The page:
2. Elimination of Toxic Heat

Toxic Heat is a leading cause of cancer; therefore, the elimination of toxic Heat is the primary approach in treating cancer. The herbs that eliminate toxic Heat can regulate the cAMP level, DNA/RNA synthesis of tumor cells, and suppress the mutation and growth of cancer. Many herbs in this group can stimulate not only immune functions but also have antibiotic, antitoxic, and anti-inflammatory properties.1,4 The herbs used for elimination of toxic Heat include Bai Mao Gen, Bai Hua Se Se Cao, Yu Xin Cao, Ban Zhi Lian, Qing Dai, Da Huang, Bai Yin, Bai Tou Weng, and Qi Ye Yi Zhi Hua.1

3. Relieve Accumulation of Qi, Blood, and Phlegm

Accumulation of Qi, Blood, or Phlegm leads to the generation of a hard mass, tumor or bleeding. Herbs in this group mainly shrink and dissolve the tumor. These herbs can also alleviate tumor-related pain, control metastasis, invigorate blood circulation, and boost immune functions. Common herbs for this group are San Lung, E Zhu, San Qi, Dang Gui, Dan Shen, Chuan Xiong, Ji Xue Teng, Ru Xiang, Mu Yao, Mu Dan Pi, and Chi Shao.1

4. Nourish Yin

Yin deficiency is a common phenomenon in many late stage cancer patients. Most cancer patients who receive chemotherapy, radiation therapy or surgery may develop Yin deficiency eventually. The reduction of the cooling function by Yin deficiency may increase empty Heat in the body resulting in deficiency of body fluid. Nourishing Yin can regenerate Body Fluid, restore organ function, and support yin, especially Kidney Yin. It can be used as a complementary therapy to regulate the growth of a tumor cell and to maintain a homeostatic stage of the body. The herbs for nourishing Yin include Sha Shen, Tian Dong, Mai Dong, Sheng Di, Shu Di, Huang Jing, Yuan Shen, Gu Qi Zi, Tian Hua Fen, Nu Zen Zi, and Bai He.1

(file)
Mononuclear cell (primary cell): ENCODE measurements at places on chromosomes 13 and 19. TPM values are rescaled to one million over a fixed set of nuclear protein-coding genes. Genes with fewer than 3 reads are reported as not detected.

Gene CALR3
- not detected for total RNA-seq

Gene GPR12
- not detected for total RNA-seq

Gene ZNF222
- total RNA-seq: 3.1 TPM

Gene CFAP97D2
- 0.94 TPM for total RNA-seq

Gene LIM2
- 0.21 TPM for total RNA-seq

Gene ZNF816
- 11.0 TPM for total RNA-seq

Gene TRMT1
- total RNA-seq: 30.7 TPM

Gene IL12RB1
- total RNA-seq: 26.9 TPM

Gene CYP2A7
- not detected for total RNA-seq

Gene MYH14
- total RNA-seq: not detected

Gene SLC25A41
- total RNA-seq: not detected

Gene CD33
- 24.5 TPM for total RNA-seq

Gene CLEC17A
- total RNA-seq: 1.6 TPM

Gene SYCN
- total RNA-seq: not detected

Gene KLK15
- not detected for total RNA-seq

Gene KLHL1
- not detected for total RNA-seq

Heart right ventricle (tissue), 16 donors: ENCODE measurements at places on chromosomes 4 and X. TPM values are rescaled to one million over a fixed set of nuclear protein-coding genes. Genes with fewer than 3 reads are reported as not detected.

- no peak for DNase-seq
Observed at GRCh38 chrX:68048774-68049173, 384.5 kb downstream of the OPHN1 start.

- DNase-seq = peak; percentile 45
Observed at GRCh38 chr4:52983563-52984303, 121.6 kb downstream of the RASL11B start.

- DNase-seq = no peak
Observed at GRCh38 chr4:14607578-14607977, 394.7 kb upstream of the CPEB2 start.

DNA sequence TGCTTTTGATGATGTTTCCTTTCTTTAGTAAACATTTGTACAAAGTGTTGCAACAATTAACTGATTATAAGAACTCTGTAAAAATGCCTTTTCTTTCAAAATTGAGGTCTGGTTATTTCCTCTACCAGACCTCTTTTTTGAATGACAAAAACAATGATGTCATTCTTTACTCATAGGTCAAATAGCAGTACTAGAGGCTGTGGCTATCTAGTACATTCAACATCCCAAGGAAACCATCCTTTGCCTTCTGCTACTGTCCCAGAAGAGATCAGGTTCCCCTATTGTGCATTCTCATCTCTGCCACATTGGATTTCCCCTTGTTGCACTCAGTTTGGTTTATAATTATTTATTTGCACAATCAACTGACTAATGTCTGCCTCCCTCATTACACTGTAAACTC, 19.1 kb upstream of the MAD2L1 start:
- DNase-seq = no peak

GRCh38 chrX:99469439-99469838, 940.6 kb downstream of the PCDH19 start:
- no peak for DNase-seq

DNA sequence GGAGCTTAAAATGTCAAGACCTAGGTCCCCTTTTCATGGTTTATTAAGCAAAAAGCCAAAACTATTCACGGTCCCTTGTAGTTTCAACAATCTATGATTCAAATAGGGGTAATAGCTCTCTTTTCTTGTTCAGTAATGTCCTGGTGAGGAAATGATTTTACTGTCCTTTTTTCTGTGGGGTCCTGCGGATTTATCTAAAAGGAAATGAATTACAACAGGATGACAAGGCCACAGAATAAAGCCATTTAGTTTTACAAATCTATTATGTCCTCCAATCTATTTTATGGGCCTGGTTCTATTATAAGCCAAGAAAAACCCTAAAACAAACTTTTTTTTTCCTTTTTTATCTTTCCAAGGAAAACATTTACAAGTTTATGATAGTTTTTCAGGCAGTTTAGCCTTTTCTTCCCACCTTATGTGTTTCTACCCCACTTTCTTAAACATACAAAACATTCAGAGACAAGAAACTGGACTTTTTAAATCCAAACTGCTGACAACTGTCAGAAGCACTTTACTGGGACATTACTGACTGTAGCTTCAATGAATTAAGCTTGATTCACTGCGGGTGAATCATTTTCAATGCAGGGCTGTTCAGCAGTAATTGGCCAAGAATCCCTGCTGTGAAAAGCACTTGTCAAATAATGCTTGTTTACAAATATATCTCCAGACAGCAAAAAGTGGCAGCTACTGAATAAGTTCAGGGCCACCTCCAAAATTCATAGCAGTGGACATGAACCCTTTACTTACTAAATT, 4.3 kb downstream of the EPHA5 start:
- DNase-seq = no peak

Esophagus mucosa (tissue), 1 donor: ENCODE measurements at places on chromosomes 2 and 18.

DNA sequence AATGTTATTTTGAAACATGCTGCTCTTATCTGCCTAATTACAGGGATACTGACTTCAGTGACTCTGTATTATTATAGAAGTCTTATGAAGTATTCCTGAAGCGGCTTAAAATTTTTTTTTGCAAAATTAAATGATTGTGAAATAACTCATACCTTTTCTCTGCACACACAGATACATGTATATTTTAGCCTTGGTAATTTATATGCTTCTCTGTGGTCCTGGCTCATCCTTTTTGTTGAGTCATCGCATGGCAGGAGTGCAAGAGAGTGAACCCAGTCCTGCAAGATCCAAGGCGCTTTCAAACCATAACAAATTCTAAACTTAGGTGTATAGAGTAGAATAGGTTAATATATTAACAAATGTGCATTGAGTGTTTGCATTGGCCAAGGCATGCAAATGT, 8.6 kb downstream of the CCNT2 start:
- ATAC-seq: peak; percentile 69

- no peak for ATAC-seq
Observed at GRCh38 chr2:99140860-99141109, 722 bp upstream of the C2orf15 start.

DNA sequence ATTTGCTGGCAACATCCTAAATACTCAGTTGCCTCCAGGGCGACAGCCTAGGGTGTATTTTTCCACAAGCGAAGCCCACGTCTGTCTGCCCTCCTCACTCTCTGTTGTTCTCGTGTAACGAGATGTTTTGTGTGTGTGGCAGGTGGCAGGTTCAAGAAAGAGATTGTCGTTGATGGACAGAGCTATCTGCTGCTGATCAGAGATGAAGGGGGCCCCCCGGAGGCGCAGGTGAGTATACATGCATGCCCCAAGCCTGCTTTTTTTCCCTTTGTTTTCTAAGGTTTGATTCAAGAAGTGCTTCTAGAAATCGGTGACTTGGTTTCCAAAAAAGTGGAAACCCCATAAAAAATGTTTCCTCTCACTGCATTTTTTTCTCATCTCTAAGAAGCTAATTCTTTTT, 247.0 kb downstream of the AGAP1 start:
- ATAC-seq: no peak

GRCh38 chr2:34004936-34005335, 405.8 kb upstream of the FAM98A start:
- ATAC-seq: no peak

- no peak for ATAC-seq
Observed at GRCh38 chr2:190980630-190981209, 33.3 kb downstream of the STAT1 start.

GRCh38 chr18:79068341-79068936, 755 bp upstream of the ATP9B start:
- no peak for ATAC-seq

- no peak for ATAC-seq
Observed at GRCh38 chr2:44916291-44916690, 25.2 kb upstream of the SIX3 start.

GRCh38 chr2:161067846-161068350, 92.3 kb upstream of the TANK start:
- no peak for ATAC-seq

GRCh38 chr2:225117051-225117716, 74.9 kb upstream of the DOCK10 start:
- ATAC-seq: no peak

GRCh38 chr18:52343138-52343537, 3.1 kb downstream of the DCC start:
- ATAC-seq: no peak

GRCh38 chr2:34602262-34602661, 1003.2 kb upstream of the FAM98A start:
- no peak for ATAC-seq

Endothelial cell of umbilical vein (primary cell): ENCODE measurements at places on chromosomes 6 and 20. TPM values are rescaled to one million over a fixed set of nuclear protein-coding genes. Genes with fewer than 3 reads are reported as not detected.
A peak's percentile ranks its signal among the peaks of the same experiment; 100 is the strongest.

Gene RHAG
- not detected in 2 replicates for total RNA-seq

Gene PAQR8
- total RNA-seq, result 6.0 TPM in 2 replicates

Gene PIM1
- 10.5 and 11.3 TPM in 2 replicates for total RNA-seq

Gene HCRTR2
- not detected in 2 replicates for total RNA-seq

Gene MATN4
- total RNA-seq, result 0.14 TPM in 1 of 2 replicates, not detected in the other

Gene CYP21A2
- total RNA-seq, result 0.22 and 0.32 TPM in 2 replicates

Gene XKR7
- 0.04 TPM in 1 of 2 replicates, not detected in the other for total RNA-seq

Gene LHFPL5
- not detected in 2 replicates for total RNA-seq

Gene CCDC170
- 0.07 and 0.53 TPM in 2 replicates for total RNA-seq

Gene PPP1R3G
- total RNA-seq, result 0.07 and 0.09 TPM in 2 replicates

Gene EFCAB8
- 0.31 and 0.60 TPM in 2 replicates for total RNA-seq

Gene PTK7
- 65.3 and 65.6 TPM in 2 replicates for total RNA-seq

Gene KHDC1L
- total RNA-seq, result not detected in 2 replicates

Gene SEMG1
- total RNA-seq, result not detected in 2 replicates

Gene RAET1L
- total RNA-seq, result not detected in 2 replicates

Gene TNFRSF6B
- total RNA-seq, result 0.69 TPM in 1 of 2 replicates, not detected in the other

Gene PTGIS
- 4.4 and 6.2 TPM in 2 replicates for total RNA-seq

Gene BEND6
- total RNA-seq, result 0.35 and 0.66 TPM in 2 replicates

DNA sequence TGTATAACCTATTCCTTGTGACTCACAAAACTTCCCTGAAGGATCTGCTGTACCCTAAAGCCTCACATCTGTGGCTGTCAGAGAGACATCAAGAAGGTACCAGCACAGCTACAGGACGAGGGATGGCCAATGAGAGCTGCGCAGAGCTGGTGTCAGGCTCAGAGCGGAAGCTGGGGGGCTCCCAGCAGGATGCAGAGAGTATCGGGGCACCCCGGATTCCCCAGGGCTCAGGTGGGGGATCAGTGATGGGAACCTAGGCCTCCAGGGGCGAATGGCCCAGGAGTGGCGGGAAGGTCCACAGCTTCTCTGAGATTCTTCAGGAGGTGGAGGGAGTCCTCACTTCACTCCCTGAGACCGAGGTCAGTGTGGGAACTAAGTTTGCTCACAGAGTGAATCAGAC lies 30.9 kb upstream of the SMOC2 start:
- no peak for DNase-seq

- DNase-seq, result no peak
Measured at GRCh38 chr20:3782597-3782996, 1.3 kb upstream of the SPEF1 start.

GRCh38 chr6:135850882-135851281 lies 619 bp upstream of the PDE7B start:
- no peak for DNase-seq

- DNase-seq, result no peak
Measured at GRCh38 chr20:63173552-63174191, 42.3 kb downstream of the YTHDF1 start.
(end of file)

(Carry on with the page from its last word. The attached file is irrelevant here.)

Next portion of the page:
5. Nourish Yang

The major role of Yang is to support the immune and endocrine systems and nourish bone and marrow. Nourishing Yang can be used in late stage lung, stomach, liver, breast, or prostate cancer where hormonal dysfunctions may be the primary concern. Nourishing Yang can also combine with nourishing Yin therapy to alleviate side effects from chemotherapy or radiation therapy. The herbs that Nourish Yang can increase antibody production, regulate macrophage, increase T-cell function, suppress the mutation of tumor cells, promote the proliferation of bone marrow, and regulate the neuro-endocrine system. Nourishing Yang herbs are Dong Chong Xia Cao, Yin Yang Huo (Xian Lin Bi), Xian Mao, Suo yang, Rou Cong Rong, Ba Ji Tian, Bu Gu Zi, Gou Ji, and Tu Si Zi.1